Ironically, Mrs. Clinton has also been among the sharpest critics of the Bush administration’s spending priorities.
“The political reality is that they don’t have a constituency in big cities,” Mrs. Clinton recently told Time. “They have been very resistant to doing the kind of national planning that would rationalize [the spending].”
Officials managed to contain their outrage, however, when New York City didn’t even top the state’s own per capita homeland-security funding distribution in 2004. That distinction went to Albany County, each of whose residents benefited from $23.90 in federal homeland-security protection in 2004. New York City received less than half that amount on a per capita basis, $11.34. (That calculation is based on state data on the distribution of the three largest categories of homeland-security grants: the Urban Areas Security Initiative, the State Homeland Security Grant Program and the Law Enforcement Terrorism Prevention Program.)
Just as Washington, D.C., is by far the best-funded city in the nation when it comes to homeland security, the state capital will be the best-funded county in the state. (It probably shouldn’t come as much of a surprise that Rensselaer County, the home of Senate Majority Leader Joseph Bruno, also ranks high, with $5.41 in federal homeland-security spending per capita.)
Albany’s $7 million windfall has gone to several ends. Some of the money has been spent strengthening the defenses at “key locations,” said Mike Perrin, the director of operations in the Albany County Executive’s office. Those locations include Albany International Airport and the Pepsi Arena, home to minor-league hockey’s Albany River Rats. Other money went into training county health-care workers to respond to bioterror attacks, and some went into improving radio communications between and among the county’s police and fire departments.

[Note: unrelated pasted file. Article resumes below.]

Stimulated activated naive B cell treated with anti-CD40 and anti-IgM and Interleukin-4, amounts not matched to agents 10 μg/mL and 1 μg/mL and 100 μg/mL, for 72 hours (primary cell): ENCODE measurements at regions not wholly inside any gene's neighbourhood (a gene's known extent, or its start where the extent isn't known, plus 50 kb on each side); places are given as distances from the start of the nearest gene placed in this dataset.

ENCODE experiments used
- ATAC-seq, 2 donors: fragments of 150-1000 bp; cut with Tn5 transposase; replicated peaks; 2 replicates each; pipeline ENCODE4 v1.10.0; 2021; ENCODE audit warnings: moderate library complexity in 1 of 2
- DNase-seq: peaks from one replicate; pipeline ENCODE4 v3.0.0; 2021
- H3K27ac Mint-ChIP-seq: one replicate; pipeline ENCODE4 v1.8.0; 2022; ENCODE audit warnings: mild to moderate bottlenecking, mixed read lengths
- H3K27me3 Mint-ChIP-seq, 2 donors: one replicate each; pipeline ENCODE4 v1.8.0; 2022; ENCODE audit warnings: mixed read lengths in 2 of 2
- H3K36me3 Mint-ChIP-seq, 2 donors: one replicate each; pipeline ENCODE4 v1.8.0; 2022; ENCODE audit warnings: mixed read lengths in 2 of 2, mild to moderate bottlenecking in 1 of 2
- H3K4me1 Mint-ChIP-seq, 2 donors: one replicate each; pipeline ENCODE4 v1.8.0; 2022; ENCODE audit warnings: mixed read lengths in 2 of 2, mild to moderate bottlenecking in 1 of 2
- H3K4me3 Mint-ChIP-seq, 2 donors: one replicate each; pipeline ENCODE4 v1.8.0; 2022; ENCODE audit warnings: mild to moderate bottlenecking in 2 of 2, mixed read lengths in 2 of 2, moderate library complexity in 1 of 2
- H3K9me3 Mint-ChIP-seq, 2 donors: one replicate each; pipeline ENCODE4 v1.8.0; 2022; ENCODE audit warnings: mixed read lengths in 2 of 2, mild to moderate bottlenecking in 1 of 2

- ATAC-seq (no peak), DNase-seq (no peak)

“We’re still picking the low-hanging fruit of what obviously needs to be improved, particularly in terms of communications systems,” Mr. Perrin said.
Albany, while better-funded than most, was typical in finding ways to use its homeland-security funding toward more general improvements that have no clear connection to counterterrorism. Across the state, cash-strapped local governments found plausible ways to spend grants from the Department of Homeland Security on equipment and training that they needed anyway.
“Fifty thousand dollars to me is like my birthday and Christmas all rolled into one,” said Glen Miller, the director of emergency management in tiny Yates County. He spent it on hazardous-materials training for volunteer firefighters, on a four-wheeler for getting off the county’s sparse roads and on a laptop computer. “It’s a big shot. There’s stuff I’ve wanted to do for 10 to 15 years.”